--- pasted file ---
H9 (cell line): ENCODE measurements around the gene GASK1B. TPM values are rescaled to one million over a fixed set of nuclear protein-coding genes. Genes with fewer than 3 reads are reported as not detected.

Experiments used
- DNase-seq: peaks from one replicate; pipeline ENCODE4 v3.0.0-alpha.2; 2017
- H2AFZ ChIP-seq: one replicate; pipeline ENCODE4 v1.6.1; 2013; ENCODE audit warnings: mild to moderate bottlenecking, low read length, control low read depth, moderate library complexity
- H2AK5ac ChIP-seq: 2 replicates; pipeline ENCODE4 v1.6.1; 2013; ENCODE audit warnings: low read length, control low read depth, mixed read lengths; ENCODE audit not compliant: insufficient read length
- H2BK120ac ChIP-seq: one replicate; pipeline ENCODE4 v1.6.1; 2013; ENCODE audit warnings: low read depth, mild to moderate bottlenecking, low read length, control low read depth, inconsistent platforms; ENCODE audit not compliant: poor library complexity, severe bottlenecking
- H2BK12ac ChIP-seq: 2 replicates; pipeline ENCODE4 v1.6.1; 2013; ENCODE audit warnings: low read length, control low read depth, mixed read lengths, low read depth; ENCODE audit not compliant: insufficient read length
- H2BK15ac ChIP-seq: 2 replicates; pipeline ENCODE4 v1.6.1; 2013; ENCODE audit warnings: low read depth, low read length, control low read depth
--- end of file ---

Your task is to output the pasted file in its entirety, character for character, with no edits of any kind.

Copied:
H9 (cell line): ENCODE measurements around the gene GASK1B. TPM values are rescaled to one million over a fixed set of nuclear protein-coding genes. Genes with fewer than 3 reads are reported as not detected.

Experiments used
- DNase-seq: peaks from one replicate; pipeline ENCODE4 v3.0.0-alpha.2; 2017
- H2AFZ ChIP-seq: one replicate; pipeline ENCODE4 v1.6.1; 2013; ENCODE audit warnings: mild to moderate bottlenecking, low read length, control low read depth, moderate library complexity
- H2AK5ac ChIP-seq: 2 replicates; pipeline ENCODE4 v1.6.1; 2013; ENCODE audit warnings: low read length, control low read depth, mixed read lengths; ENCODE audit not compliant: insufficient read length
- H2BK120ac ChIP-seq: one replicate; pipeline ENCODE4 v1.6.1; 2013; ENCODE audit warnings: low read depth, mild to moderate bottlenecking, low read length, control low read depth, inconsistent platforms; ENCODE audit not compliant: poor library complexity, severe bottlenecking
- H2BK12ac ChIP-seq: 2 replicates; pipeline ENCODE4 v1.6.1; 2013; ENCODE audit warnings: low read length, control low read depth, mixed read lengths, low read depth; ENCODE audit not compliant: insufficient read length
- H2BK15ac ChIP-seq: 2 replicates; pipeline ENCODE4 v1.6.1; 2013; ENCODE audit warnings: low read depth, low read length, control low read depth